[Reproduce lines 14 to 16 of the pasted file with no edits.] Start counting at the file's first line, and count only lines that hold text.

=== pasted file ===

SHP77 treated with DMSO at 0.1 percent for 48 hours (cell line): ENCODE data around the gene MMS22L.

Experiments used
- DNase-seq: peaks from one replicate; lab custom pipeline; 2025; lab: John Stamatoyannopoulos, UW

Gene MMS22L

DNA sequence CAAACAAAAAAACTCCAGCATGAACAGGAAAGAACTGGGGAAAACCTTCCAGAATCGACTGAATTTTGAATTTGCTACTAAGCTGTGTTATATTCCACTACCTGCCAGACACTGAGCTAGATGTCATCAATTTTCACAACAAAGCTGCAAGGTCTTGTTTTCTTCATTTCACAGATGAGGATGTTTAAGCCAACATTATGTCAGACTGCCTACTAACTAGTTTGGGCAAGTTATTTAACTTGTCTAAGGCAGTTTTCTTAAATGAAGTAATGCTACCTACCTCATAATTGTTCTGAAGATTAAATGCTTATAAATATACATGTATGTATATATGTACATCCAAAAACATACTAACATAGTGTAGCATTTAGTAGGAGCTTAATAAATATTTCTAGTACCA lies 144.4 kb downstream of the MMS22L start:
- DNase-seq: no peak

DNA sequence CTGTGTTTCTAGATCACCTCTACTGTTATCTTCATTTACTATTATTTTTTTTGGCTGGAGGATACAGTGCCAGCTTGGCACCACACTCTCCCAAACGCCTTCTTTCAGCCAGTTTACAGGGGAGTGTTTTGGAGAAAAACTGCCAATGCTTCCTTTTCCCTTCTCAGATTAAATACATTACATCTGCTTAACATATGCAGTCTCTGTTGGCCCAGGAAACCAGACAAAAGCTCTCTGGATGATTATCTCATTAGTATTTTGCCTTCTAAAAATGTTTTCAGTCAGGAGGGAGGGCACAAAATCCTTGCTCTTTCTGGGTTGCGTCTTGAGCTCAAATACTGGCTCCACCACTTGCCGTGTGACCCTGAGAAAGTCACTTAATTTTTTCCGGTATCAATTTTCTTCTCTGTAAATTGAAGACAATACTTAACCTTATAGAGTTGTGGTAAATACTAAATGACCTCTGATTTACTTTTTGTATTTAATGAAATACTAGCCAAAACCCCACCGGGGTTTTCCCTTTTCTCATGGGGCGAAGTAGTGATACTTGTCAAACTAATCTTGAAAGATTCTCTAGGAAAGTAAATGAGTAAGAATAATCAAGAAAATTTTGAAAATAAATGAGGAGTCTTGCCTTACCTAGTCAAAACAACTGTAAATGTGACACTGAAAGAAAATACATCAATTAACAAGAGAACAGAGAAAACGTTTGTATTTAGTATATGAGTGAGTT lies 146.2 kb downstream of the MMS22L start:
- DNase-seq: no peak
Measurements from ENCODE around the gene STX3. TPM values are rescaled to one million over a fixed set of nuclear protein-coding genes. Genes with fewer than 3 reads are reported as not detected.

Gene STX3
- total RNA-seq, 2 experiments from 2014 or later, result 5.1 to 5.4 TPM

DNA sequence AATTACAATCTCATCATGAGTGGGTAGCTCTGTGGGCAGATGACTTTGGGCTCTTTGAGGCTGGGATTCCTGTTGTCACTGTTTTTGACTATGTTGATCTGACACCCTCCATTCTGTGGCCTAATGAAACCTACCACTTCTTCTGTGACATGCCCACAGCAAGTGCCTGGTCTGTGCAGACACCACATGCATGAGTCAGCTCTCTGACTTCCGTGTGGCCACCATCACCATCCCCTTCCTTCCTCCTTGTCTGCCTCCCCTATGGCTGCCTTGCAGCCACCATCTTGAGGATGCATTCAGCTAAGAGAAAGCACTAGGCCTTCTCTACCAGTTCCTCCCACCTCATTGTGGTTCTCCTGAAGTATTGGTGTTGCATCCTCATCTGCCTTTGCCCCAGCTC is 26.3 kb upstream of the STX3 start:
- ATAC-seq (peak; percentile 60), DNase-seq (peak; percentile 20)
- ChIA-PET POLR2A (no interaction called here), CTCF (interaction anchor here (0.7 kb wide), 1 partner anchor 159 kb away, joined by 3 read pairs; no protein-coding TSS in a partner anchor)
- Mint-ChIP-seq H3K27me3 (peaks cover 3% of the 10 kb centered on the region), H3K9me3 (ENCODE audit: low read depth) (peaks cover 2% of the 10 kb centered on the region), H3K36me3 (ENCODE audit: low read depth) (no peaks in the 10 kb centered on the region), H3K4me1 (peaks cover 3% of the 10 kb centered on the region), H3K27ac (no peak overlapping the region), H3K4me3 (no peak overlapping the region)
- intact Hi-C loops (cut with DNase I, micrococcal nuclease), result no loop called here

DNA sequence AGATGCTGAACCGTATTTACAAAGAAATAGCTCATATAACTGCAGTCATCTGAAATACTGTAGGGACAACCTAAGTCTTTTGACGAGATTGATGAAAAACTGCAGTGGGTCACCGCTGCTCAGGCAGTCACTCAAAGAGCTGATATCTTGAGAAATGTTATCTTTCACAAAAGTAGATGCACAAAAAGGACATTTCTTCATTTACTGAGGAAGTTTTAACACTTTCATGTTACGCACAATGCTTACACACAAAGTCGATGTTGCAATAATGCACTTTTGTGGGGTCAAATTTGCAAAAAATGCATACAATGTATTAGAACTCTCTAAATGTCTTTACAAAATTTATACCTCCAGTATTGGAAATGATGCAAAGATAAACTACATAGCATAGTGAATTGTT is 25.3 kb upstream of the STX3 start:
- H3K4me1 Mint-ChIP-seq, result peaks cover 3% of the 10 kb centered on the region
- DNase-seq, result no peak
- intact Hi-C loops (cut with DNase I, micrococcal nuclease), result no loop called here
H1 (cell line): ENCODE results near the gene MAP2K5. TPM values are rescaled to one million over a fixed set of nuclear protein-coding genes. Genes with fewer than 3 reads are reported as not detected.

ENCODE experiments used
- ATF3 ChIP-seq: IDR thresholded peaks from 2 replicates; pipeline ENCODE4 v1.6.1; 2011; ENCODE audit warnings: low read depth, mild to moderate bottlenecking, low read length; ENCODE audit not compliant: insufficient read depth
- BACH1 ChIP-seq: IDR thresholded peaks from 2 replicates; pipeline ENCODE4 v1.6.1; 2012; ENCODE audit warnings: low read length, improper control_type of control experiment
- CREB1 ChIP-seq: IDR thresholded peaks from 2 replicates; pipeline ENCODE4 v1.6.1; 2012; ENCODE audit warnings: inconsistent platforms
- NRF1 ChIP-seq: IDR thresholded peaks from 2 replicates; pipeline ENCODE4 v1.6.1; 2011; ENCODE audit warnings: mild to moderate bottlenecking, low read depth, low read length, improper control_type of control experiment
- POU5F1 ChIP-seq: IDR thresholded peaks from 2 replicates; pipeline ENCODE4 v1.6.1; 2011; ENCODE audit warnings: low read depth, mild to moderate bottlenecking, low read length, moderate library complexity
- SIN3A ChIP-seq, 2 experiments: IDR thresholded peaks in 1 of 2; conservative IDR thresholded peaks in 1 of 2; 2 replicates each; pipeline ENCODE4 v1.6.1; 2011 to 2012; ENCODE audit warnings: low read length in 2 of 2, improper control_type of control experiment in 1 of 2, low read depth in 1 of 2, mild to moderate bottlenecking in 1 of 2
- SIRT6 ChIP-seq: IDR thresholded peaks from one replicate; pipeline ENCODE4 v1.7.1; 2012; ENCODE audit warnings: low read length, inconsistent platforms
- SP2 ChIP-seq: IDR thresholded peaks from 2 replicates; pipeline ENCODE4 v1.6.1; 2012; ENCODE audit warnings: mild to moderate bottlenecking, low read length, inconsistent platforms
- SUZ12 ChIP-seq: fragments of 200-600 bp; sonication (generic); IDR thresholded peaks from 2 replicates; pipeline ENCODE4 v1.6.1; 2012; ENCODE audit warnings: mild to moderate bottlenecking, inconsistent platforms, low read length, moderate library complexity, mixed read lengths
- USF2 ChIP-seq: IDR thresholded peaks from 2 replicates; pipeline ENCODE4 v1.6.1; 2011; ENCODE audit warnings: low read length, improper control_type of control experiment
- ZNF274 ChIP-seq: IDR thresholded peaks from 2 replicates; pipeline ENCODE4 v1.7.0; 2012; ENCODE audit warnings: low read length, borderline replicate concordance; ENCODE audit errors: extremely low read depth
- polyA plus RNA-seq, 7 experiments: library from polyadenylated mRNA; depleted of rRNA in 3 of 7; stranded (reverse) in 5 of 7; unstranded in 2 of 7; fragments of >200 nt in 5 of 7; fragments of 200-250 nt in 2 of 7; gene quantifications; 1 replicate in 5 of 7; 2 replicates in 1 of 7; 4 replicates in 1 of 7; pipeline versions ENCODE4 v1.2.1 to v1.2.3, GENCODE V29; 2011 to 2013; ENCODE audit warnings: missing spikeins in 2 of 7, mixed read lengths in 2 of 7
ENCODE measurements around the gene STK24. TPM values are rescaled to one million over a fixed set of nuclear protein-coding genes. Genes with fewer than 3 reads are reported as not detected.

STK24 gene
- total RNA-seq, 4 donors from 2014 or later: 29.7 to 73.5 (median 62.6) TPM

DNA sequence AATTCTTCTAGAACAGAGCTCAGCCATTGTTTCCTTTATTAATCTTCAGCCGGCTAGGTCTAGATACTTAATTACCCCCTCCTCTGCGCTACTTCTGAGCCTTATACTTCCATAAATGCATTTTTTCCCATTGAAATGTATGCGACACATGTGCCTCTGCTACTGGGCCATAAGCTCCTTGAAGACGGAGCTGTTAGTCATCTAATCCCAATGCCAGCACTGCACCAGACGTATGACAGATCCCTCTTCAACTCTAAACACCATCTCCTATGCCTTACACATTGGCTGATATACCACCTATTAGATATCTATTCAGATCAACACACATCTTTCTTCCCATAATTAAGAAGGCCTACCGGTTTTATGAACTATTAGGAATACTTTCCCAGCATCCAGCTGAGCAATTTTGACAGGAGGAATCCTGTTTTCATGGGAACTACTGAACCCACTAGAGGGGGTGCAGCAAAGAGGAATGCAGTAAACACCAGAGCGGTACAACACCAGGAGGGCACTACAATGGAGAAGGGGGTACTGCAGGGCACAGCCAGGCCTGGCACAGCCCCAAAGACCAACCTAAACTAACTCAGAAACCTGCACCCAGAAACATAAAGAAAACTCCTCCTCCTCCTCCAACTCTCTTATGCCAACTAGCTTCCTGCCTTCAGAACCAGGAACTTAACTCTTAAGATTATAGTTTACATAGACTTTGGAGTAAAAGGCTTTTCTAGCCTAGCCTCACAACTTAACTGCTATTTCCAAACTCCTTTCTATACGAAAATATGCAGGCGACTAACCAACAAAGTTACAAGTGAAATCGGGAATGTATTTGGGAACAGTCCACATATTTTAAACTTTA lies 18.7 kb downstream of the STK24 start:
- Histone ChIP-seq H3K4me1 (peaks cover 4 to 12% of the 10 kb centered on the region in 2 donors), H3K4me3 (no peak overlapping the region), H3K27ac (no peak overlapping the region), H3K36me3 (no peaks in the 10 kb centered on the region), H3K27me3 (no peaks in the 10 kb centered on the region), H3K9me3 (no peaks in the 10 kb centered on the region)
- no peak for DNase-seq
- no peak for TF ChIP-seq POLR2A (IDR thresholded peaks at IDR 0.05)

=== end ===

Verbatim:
- ChIA-PET POLR2A (no interaction called here), CTCF (interaction anchor here (0.7 kb wide), 1 partner anchor 159 kb away, joined by 3 read pairs; no protein-coding TSS in a partner anchor)
- Mint-ChIP-seq H3K27me3 (peaks cover 3% of the 10 kb centered on the region), H3K9me3 (ENCODE audit: low read depth) (peaks cover 2% of the 10 kb centered on the region), H3K36me3 (ENCODE audit: low read depth) (no peaks in the 10 kb centered on the region), H3K4me1 (peaks cover 3% of the 10 kb centered on the region), H3K27ac (no peak overlapping the region), H3K4me3 (no peak overlapping the region)
- intact Hi-C loops (cut with DNase I, micrococcal nuclease), result no loop called here